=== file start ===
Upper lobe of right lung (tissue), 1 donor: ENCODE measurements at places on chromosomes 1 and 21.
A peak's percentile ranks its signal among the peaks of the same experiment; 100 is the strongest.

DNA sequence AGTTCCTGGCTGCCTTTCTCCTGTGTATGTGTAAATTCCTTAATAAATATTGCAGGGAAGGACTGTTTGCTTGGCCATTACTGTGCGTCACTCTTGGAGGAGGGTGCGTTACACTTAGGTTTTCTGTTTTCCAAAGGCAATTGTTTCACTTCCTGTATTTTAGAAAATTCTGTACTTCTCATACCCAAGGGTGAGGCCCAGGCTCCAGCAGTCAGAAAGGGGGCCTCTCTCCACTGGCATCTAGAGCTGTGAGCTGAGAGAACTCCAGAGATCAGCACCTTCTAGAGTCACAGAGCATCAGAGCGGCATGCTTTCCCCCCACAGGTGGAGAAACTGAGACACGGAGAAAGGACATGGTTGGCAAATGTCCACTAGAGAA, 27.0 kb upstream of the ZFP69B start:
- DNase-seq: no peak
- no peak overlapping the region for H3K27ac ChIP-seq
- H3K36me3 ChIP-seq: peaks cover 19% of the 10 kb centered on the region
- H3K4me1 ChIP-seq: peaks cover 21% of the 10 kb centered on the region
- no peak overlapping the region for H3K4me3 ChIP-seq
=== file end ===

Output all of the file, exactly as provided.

Upper lobe of right lung (tissue), 1 donor: ENCODE measurements at places on chromosomes 1 and 21.
A peak's percentile ranks its signal among the peaks of the same experiment; 100 is the strongest.

DNA sequence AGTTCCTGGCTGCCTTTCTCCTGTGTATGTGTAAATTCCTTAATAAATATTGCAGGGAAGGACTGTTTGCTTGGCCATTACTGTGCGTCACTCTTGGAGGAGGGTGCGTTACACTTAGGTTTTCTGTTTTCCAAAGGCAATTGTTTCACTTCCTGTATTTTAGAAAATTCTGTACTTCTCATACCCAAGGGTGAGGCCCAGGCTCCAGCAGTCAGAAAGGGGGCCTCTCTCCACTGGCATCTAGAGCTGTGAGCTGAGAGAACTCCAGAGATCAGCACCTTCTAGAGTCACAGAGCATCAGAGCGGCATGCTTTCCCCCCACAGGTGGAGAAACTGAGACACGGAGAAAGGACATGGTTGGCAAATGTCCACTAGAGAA, 27.0 kb upstream of the ZFP69B start:
- DNase-seq: no peak
- no peak overlapping the region for H3K27ac ChIP-seq
- H3K36me3 ChIP-seq: peaks cover 19% of the 10 kb centered on the region
- H3K4me1 ChIP-seq: peaks cover 21% of the 10 kb centered on the region
- no peak overlapping the region for H3K4me3 ChIP-seq